OF ALL YOUR DUTY STATIONS OR ASSIGNMENTS, WHICH ONE DO YOU HAVE FONDEST MEMORIES OF AND WHY? WHICH ONE WAS YOUR LEAST FAVORITE?

My favorite assignment was aboard CGC Point Grey C 82324 in Vietnam. We were assigned to Coast Guard Squadron One, a combat unit formed by the United States Coast Guard under the operational control of the United States Navy during the Vietnam War and assigned duties in Operation Market Time. Its formation marked the first time since World War II that Coast Guard personnel were used in a combat environment. Our overall mission was interdicting the movement of arms and supplies from the South China Sea into South Vietnam by Viet Cong and North Vietnam junk and trawler operators. We also provide gun support to raiding parties.

FROM YOUR ENTIRE SERVICE, INCLUDING COMBAT, DESCRIBE THE PERSONAL MEMORIES WHICH HAVE IMPACTED YOU MOST?

One of the scariest times I experienced in Vietnam was almost drowning when tangling up in a fish net on the port side screw. This was not uncommon. I always volunteered to cut and remove the fish nets since I had no fear of swimming under the boat. This was done without goggles and the water was muddy so most of it was done by feel. Cutting a net under water is very difficult and the cook used to keep passing me sharp knives every time I came up for air.

One time I got tangled up in the net and could not get out. I had accepted that this was probably it for me but thought if I just relaxed and took my time I might get out. It worked and I was able to surface.

Fortunately the starboard screw was not tangled up and we made our way on the remaining screw to a Navy salvage ship where it took a Navy diver all day to remove the net.

WHAT ACHIEVEMENT(S) ARE YOU MOST PROUD OF FROM YOUR MILITARY CAREER? IF YOU RECEIVED ANY MEDALS FOR VALOR OR OTHER SIGNIFICANT AWARDS, PLEASE DESCRIBE HOW THESE WERE EARNED.

All 13 Medals and ribbons. But the Navy marine Achievement Medal with Combat “V” means a lot.

I guess the XO Doug Maservy thought me worthy of the medal because I was good at hitting enemy targets with the 50 caliber.

Also My Chief EN, Fireman, and myself took pride in our engineroom. It was spotless, from the bilges to the overhead. Every time we came off patrol we would soogy the two main engines and the two generators. We really took pride of our engineroom and it ran well.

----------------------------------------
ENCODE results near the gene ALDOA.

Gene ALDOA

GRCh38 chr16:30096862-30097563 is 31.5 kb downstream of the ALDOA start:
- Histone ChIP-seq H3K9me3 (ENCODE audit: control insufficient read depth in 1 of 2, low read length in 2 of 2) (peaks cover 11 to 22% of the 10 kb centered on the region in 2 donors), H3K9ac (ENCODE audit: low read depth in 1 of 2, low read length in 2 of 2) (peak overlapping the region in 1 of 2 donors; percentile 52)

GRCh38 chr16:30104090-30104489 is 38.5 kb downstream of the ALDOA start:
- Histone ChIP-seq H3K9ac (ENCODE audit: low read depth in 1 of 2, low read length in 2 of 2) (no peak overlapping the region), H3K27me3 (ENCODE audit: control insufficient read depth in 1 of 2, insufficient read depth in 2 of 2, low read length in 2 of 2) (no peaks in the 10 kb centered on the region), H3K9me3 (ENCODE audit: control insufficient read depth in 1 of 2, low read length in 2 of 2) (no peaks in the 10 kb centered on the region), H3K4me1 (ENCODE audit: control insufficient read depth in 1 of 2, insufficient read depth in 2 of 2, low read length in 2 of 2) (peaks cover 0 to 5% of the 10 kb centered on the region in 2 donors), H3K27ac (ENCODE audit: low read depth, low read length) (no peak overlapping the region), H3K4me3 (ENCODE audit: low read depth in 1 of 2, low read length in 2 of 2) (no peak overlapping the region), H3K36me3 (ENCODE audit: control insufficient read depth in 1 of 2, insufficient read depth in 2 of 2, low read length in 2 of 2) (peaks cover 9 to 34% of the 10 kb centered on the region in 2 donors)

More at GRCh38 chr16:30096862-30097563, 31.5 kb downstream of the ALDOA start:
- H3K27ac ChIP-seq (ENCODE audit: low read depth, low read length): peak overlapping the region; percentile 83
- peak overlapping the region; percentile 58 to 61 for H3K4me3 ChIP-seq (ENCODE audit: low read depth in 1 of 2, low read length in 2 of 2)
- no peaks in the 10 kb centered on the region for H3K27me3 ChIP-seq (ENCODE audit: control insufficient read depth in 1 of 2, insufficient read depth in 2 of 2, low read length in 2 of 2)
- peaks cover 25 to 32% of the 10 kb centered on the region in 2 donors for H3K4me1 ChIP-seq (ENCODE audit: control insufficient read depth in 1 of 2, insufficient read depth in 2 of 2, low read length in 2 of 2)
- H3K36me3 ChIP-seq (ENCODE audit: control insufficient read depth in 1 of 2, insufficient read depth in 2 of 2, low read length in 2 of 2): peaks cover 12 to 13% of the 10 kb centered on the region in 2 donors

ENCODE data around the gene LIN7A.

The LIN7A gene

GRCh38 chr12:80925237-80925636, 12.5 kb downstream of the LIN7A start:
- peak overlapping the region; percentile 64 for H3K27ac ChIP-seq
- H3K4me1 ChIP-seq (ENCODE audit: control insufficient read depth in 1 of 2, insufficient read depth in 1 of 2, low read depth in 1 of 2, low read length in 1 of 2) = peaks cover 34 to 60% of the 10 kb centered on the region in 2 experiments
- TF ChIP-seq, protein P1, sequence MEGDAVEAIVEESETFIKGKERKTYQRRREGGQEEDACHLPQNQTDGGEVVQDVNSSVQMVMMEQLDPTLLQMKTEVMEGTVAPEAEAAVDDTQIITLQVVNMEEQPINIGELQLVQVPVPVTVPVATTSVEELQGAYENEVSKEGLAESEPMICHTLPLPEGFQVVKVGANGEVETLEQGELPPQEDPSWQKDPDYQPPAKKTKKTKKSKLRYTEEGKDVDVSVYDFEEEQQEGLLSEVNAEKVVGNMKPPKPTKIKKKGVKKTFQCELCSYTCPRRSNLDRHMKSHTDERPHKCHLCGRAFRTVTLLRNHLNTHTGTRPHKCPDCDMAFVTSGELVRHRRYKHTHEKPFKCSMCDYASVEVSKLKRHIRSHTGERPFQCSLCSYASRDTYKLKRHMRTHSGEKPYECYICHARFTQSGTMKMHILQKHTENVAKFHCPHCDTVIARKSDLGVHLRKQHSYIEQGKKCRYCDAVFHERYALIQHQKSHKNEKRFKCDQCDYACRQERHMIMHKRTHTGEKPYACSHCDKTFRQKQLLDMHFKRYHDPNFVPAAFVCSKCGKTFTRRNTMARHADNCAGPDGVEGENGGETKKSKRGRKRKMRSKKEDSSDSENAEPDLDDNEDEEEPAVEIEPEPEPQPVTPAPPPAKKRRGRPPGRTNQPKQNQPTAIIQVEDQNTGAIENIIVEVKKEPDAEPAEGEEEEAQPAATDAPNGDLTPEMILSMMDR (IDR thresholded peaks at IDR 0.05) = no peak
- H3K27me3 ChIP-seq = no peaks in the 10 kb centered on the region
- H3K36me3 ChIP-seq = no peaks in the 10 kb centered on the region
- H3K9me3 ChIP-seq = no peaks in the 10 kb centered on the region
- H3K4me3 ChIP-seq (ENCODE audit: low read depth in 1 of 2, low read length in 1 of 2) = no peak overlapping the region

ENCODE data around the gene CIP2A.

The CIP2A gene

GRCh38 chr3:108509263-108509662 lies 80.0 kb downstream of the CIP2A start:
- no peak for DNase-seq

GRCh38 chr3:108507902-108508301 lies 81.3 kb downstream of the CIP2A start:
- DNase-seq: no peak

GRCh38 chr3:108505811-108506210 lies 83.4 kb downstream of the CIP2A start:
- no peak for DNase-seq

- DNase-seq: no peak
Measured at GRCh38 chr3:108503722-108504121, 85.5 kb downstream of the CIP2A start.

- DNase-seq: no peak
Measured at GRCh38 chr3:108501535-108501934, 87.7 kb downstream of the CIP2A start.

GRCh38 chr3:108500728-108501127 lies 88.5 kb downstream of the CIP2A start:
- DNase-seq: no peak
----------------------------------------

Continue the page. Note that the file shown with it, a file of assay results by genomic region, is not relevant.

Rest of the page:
WHICH INDIVIDUAL(S) FROM YOUR TIME IN THE MILITARY STAND OUT AS HAVING THE MOST POSITIVE IMPACT ON YOU AND WHY?

LTJG Doug Maservey XO on Point Grey. He was a great leader in Vietnam and a good friend. It was Doug the gave the nickname for the Point Grey, “Gray Ghost”. The Gray Ghost is a fishing lure!!

CAN YOU RECOUNT A PARTICULAR INCIDENT FROM YOUR SERVICE WHICH MAY OR MAY NOT HAVE BEEN FUNNY AT THE TIME, BUT STILL MAKES YOU LAUGH?

When the South Vietnamese ‘poop’ hut over the river was blown up at Base Cat Lo! I know who did it.

Also when I saw the American Flag flying over the South Vietnamese Cat Lo Base. That really pissed off the Vietnamese!

WHAT PROFESSION DID YOU FOLLOW AFTER YOUR MILITARY SERVICE AND WHAT ARE YOU DOING NOW? IF YOU ARE CURRENTLY SERVING, WHAT IS YOUR PRESENT OCCUPATIONAL SPECIALTY?

I am now a retired Corporate Buyer.

WHAT MILITARY ASSOCIATIONS ARE YOU A MEMBER OF, IF ANY? WHAT SPECIFIC BENEFITS DO YOU DERIVE FROM YOUR MEMBERSHIPS?

Coast Guard Combat Veterans

VFW

DAV

Mobile Riverine Force Association

Bearing Sea Patrol

IN WHAT WAYS HAS SERVING IN THE MILITARY INFLUENCED THE WAY YOU HAVE APPROACHED YOUR LIFE AND YOUR CAREER?

I was very immature and the Coast Guard changed that and I became very secure about myself. The Coast Guard really lets you do your job and work as a team. Because the Coast Guard is small you must be a team player and overlap your duties to get the job done.

IN WHAT WAYS HAS TOGETHERWESERVED.COM HELPED YOU REMEMBER YOUR MILITARY SERVICE AND THE FRIENDS YOU SERVED WITH.

Bill Landry, a former Commander in the Coast Guard, and lives in the Philippines invited me to join to record my Coast Guard experience.

Through Togetherweserved I look forward to making contact with other Coasties as I have done with those in the Coast Guard Combat Veterans Association.

It is also a great place to record my military history in one place and have the ability to share it with my family, friends and other members or former members of the U.S. Coast Guard.

Thank you for providing us this great site.